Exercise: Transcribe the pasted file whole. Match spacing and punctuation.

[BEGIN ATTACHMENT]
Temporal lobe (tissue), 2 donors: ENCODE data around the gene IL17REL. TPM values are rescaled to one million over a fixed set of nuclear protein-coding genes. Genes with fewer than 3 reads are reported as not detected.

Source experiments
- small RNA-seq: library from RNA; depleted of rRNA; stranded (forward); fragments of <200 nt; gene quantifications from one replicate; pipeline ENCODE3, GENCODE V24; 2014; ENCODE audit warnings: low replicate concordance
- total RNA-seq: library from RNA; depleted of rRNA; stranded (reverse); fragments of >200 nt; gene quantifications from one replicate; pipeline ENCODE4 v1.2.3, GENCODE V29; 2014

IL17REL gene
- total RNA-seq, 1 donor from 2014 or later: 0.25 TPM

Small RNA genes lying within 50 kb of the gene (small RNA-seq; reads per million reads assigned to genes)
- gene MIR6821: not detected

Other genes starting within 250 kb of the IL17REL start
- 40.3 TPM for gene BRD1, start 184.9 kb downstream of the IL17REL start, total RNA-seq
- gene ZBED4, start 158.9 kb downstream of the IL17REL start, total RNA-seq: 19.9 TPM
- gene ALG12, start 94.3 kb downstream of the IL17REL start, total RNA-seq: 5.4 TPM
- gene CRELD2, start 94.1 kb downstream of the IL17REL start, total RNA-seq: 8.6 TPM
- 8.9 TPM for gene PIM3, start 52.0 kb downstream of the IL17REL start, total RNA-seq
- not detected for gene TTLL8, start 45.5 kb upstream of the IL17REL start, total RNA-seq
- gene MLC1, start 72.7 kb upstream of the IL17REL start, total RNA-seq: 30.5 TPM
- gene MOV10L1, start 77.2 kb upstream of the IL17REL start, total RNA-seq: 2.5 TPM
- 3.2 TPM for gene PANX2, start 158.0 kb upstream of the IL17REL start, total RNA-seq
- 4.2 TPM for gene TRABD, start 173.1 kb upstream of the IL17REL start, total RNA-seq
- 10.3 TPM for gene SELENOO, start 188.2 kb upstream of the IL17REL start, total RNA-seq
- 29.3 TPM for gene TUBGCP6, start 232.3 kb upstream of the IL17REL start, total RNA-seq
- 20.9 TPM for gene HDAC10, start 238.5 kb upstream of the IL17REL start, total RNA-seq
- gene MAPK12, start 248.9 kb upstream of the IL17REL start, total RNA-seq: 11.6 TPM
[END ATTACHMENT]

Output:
Temporal lobe (tissue), 2 donors: ENCODE data around the gene IL17REL. TPM values are rescaled to one million over a fixed set of nuclear protein-coding genes. Genes with fewer than 3 reads are reported as not detected.

Source experiments
- small RNA-seq: library from RNA; depleted of rRNA; stranded (forward); fragments of <200 nt; gene quantifications from one replicate; pipeline ENCODE3, GENCODE V24; 2014; ENCODE audit warnings: low replicate concordance
- total RNA-seq: library from RNA; depleted of rRNA; stranded (reverse); fragments of >200 nt; gene quantifications from one replicate; pipeline ENCODE4 v1.2.3, GENCODE V29; 2014

IL17REL gene
- total RNA-seq, 1 donor from 2014 or later: 0.25 TPM

Small RNA genes lying within 50 kb of the gene (small RNA-seq; reads per million reads assigned to genes)
- gene MIR6821: not detected

Other genes starting within 250 kb of the IL17REL start
- 40.3 TPM for gene BRD1, start 184.9 kb downstream of the IL17REL start, total RNA-seq
- gene ZBED4, start 158.9 kb downstream of the IL17REL start, total RNA-seq: 19.9 TPM
- gene ALG12, start 94.3 kb downstream of the IL17REL start, total RNA-seq: 5.4 TPM
- gene CRELD2, start 94.1 kb downstream of the IL17REL start, total RNA-seq: 8.6 TPM
- 8.9 TPM for gene PIM3, start 52.0 kb downstream of the IL17REL start, total RNA-seq
- not detected for gene TTLL8, start 45.5 kb upstream of the IL17REL start, total RNA-seq
- gene MLC1, start 72.7 kb upstream of the IL17REL start, total RNA-seq: 30.5 TPM
- gene MOV10L1, start 77.2 kb upstream of the IL17REL start, total RNA-seq: 2.5 TPM
- 3.2 TPM for gene PANX2, start 158.0 kb upstream of the IL17REL start, total RNA-seq
- 4.2 TPM for gene TRABD, start 173.1 kb upstream of the IL17REL start, total RNA-seq
- 10.3 TPM for gene SELENOO, start 188.2 kb upstream of the IL17REL start, total RNA-seq
- 29.3 TPM for gene TUBGCP6, start 232.3 kb upstream of the IL17REL start, total RNA-seq
- 20.9 TPM for gene HDAC10, start 238.5 kb upstream of the IL17REL start, total RNA-seq
- gene MAPK12, start 248.9 kb upstream of the IL17REL start, total RNA-seq: 11.6 TPM